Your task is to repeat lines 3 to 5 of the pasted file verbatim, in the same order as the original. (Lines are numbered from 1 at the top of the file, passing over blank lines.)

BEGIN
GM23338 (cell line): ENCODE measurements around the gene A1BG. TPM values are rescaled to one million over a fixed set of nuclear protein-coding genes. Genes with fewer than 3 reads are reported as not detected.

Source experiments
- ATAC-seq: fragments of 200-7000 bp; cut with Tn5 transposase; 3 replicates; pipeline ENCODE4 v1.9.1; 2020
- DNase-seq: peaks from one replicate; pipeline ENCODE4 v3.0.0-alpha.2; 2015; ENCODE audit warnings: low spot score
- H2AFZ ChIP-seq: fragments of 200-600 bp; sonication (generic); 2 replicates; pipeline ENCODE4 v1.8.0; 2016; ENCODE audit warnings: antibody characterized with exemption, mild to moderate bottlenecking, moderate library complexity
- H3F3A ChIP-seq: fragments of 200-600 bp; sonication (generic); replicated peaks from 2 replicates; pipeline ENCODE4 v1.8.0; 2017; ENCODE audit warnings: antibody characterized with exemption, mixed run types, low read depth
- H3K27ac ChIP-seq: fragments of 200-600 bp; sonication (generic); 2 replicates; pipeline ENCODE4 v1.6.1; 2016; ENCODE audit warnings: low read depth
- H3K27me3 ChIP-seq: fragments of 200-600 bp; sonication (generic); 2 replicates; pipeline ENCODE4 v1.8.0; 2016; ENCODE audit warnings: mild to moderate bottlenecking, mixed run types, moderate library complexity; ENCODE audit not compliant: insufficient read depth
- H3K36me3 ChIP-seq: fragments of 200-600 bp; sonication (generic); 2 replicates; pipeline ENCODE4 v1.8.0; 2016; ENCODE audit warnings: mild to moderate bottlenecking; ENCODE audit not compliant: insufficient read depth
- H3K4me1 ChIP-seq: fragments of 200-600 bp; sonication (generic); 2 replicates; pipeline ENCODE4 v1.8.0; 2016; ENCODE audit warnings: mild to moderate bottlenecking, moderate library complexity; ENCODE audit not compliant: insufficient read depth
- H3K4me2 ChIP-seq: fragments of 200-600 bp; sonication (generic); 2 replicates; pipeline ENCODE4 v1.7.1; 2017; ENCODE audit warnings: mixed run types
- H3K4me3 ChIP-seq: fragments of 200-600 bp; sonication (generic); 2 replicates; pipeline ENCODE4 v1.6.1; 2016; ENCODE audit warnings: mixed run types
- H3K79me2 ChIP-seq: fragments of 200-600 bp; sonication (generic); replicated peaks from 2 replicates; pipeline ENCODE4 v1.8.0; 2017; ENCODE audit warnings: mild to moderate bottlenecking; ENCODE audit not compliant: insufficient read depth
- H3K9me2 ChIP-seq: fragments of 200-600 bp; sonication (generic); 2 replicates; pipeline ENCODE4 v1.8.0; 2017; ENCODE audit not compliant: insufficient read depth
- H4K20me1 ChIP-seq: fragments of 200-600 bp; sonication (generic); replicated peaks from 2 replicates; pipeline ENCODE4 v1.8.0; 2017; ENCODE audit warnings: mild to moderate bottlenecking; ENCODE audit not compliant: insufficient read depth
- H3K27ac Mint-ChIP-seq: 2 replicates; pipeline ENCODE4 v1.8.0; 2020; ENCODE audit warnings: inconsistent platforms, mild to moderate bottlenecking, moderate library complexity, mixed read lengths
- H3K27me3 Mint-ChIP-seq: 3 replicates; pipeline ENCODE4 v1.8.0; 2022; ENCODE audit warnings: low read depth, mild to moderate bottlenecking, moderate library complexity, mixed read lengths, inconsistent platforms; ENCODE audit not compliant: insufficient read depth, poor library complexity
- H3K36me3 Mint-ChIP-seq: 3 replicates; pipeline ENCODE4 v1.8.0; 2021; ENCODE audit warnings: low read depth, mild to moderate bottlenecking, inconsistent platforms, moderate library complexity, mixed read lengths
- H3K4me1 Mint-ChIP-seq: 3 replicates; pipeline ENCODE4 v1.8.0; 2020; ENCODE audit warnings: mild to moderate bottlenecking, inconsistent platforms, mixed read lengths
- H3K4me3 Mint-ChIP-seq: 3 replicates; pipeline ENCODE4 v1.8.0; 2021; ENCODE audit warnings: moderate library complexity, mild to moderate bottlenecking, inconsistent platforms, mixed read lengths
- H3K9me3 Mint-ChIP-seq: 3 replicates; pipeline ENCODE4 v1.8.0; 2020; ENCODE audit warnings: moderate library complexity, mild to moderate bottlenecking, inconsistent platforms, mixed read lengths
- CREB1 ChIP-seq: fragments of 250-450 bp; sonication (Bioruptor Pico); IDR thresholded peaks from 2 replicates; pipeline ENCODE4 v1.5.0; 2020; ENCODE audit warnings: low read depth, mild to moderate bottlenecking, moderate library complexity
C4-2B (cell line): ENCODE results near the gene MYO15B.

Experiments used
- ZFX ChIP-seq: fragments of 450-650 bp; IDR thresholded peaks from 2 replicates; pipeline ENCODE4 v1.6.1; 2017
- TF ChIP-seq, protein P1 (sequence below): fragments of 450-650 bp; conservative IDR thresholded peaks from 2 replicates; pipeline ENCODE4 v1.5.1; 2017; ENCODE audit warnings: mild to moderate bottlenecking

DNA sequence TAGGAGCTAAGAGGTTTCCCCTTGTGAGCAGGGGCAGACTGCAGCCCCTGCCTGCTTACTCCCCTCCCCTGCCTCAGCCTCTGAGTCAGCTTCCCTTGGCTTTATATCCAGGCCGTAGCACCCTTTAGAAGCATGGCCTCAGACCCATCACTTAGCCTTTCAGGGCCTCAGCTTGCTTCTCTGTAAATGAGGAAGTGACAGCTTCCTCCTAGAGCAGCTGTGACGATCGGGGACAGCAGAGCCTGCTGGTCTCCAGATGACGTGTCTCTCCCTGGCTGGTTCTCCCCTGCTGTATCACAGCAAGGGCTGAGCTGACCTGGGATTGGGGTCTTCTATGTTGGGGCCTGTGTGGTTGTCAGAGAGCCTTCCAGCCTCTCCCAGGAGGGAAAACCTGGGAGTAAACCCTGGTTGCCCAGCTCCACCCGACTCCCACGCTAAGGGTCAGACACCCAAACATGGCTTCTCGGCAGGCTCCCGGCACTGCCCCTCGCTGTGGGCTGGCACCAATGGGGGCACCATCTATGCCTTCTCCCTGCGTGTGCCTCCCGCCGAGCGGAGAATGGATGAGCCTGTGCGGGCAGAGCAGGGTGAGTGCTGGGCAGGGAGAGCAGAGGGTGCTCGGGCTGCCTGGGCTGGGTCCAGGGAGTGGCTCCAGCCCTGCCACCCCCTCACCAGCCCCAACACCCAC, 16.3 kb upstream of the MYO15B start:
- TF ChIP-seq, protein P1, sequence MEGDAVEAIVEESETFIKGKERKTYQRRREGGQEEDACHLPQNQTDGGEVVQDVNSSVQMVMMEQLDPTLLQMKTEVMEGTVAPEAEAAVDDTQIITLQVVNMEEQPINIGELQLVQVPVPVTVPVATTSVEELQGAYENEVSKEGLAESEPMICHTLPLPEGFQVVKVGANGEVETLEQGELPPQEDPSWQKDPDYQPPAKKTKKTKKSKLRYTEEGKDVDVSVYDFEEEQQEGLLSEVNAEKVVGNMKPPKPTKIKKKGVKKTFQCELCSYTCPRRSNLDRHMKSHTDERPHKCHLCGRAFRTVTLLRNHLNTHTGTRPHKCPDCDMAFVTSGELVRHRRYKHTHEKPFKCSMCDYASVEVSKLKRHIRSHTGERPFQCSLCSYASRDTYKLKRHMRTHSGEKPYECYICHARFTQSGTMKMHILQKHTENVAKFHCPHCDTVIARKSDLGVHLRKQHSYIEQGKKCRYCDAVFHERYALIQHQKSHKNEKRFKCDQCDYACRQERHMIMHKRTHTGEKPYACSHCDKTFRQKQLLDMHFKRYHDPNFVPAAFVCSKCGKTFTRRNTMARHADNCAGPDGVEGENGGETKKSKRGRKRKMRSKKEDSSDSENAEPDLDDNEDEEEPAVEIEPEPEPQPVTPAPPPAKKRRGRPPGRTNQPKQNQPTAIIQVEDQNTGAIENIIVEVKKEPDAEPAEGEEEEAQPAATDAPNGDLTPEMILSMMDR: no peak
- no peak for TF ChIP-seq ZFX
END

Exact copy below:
- ATAC-seq: fragments of 200-7000 bp; cut with Tn5 transposase; 3 replicates; pipeline ENCODE4 v1.9.1; 2020
- DNase-seq: peaks from one replicate; pipeline ENCODE4 v3.0.0-alpha.2; 2015; ENCODE audit warnings: low spot score
- H2AFZ ChIP-seq: fragments of 200-600 bp; sonication (generic); 2 replicates; pipeline ENCODE4 v1.8.0; 2016; ENCODE audit warnings: antibody characterized with exemption, mild to moderate bottlenecking, moderate library complexity